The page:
• Large data sets: In big data the amounts of information are very large and come from multiple sources. Despite the efforts of collectors and analyst firms to de-identify data from smartphones, geo-location platforms, and other sensitive sources, without adequate protections hackers can potentially re-identify individuals; this could result in litigation and is a very real risk (the amounts and concentrations of data are tempting for criminal interests). It has been argued that big data could open up more automated forms of discrimination when private sector firms (e.g., health insurance providers) make complicated decisions about consumers. This is an area where consumer advocacy and legislation have to play a role.
  • Legal discovery: With large datasets and the types of raw, unprocessed data involved, a firm’s efforts to limit the scope of legal discovery could prove difficult; this could open up sensitive and proprietary information to outsiders’ scrutiny. Regarding the use and publication of big data analyses, an enterprise has to evaluate the potential legal risks. And with an eye to the pitfalls of storing diverse kinds of consumer data, IT leaders need to ask exactly what kinds of information their company should collect and retain.

Before the legal issues are better defined, companies need a set of best practices and effective solutions to mitigate the pitfalls. More and more, big data services are provided by third parties; businesses must review procedures and contracts to ensure data breaches and re-identification of consumers are less likely. Best practices include auditing access to data, monitoring and logging of actions, and clarifying the chain of data custody. A key success factor is executive leadership. Enterprise-wide efforts have the potential benefit of making risk management an integral part of corporate culture.


It will be necessary to anticipate and investigate the profound changes and legal risks that IoT will create. Some analysts expect IoT will pose data security and legal risks that go well beyond BYOD. Predictions about the number of “cyber-physical devices” by the year 2020 range from 20 billion to 50 billion. With myriads of networked devices constantly and quietly collecting sensitive information, IoT may ultimately force society to redefine and therefore re-legislate what constitutes privacy in a post-IoT world. Here are some of the legal issues enterprises need to consider.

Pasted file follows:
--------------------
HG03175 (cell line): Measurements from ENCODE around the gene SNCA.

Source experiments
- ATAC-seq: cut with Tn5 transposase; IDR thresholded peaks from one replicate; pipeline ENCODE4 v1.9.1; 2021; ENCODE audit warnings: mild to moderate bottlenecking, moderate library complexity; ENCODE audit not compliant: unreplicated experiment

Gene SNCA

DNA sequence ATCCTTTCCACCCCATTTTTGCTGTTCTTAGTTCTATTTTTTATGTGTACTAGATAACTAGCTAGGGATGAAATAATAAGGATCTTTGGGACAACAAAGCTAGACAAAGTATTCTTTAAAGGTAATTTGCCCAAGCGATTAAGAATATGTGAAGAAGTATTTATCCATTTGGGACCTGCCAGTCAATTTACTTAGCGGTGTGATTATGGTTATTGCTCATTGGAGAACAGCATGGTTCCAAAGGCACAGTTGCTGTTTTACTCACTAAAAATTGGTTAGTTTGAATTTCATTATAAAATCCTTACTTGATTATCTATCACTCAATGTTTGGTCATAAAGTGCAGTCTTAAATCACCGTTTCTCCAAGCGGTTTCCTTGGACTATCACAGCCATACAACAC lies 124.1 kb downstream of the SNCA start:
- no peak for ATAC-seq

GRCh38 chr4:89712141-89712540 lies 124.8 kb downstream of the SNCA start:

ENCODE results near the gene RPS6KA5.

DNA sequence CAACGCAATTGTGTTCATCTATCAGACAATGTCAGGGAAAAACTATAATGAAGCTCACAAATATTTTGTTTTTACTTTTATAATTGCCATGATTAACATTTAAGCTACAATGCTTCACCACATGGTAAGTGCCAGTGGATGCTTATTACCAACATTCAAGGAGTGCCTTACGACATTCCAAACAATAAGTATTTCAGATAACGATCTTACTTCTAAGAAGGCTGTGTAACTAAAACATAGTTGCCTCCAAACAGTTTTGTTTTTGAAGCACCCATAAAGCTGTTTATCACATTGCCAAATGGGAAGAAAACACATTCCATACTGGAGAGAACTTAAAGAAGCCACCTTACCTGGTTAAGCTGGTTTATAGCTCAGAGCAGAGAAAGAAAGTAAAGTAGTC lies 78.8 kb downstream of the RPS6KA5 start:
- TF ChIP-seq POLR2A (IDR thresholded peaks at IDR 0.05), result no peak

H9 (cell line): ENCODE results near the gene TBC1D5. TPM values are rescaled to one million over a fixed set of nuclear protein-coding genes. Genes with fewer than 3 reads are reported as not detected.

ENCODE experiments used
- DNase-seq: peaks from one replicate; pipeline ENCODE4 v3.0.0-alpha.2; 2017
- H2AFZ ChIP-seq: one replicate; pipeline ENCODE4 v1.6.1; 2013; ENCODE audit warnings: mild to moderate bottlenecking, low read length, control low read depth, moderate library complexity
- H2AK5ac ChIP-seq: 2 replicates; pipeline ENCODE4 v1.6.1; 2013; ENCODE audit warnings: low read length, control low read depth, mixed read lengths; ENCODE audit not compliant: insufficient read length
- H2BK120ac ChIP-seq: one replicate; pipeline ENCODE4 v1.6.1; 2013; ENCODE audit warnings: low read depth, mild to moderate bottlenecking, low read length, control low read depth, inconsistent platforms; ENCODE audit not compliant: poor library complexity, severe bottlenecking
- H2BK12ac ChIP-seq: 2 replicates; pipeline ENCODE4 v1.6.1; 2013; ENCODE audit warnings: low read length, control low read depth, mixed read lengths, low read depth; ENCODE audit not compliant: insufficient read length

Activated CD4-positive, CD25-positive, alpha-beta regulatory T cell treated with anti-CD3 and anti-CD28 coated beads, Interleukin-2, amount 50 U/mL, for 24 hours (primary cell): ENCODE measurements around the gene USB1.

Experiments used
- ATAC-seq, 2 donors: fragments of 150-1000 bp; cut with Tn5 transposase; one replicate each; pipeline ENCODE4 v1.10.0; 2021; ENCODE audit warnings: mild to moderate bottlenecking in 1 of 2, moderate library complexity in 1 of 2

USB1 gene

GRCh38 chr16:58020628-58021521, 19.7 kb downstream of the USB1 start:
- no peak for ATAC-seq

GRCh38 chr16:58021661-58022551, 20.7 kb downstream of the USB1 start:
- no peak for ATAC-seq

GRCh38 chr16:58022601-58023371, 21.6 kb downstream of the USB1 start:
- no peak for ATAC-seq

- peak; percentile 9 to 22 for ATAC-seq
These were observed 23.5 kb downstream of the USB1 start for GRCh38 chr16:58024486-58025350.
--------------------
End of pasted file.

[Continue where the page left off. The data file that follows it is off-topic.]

• Data ownership and product liability: Once IoT devices are purchased and enabled, who will own the data they collect? The answer may depend on the nature of the product, customer opt-in choices, and the user agreement. Some expect that data control will reside with the manufacturer, while others believe this will be a thorny, ongoing issue. In that vein, how will IoT manufacturers be held liable if devices provide false or misleading data? There are already precedents with GPS manufacturers. A key legal protection for companies will be not misrepresenting their products.
  • Customer privacy concerns: How will consumers be given reasonable notices about privacy and be able to indicate their preferences when the devices have no user interfaces? What will that mean when billions of these devices are in use and a single household or business could have a sizable number of them? Forgoing individual privacy will create some rather Orwellian possibilities. Whatever the new IoT normal becomes, businesses should respect consumer privacy and seek to make data anonymous, as well as be open and transparent about their uses of data.

Network security may not be a primary competence for many IoT device makers, and that will have to change. Due to the nature and volume of the data collected, it is not a matter of when or if criminal interests will target IoT networks. Both the government and relevant industry sectors will have to be proactive in this regard.

The cloud business model

The cloud’s benefits — agility, scalability, and lower costs — are well known, and it has become a well-established, albeit still disruptive, technology. But it’s never wise to lower your legal defenses. A careful review of the legal risks for cloud providers and customers is necessary.